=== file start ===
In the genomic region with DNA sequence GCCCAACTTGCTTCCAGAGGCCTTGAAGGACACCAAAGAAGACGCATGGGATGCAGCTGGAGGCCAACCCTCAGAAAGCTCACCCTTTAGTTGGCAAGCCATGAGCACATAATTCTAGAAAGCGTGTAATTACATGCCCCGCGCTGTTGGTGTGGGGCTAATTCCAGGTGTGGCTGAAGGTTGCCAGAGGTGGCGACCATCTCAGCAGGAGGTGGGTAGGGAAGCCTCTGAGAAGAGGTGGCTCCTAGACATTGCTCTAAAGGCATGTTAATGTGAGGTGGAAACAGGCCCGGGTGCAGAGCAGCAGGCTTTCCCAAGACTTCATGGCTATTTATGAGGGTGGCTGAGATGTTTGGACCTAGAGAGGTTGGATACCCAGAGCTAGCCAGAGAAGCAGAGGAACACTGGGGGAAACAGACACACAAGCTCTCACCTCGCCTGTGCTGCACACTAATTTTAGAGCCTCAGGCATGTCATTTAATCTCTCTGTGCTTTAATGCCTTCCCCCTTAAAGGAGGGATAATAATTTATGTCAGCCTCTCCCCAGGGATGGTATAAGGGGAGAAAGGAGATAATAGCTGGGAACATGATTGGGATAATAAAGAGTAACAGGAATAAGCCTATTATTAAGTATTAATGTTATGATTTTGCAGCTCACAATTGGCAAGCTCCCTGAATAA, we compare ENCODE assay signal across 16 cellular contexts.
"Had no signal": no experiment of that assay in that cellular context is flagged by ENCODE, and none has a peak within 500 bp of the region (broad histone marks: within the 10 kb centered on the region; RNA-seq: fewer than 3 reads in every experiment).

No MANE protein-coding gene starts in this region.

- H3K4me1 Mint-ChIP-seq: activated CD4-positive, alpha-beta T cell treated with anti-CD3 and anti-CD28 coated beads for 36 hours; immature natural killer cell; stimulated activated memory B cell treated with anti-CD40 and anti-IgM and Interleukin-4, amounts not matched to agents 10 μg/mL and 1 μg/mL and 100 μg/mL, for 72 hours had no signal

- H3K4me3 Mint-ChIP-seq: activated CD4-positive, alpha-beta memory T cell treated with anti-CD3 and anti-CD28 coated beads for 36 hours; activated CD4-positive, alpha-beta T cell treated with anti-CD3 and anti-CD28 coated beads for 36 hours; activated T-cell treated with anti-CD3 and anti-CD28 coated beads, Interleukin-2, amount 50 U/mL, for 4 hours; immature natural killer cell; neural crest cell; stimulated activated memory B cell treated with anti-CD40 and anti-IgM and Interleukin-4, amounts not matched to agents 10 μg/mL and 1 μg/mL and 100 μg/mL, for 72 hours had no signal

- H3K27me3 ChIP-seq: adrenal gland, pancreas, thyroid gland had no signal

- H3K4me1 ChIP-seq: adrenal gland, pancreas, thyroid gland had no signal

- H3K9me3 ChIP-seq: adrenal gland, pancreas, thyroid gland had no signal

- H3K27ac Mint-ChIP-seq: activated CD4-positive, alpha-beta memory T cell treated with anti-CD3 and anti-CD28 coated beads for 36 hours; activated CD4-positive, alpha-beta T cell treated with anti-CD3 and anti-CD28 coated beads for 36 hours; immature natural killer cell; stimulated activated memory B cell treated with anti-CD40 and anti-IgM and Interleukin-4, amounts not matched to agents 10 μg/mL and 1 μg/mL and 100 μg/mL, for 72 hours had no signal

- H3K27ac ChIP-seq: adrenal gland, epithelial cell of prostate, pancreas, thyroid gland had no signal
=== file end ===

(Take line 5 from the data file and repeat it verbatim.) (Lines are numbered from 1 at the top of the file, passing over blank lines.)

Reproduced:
- H3K4me3 Mint-ChIP-seq: activated CD4-positive, alpha-beta memory T cell treated with anti-CD3 and anti-CD28 coated beads for 36 hours; activated CD4-positive, alpha-beta T cell treated with anti-CD3 and anti-CD28 coated beads for 36 hours; activated T-cell treated with anti-CD3 and anti-CD28 coated beads, Interleukin-2, amount 50 U/mL, for 4 hours; immature natural killer cell; neural crest cell; stimulated activated memory B cell treated with anti-CD40 and anti-IgM and Interleukin-4, amounts not matched to agents 10 μg/mL and 1 μg/mL and 100 μg/mL, for 72 hours had no signal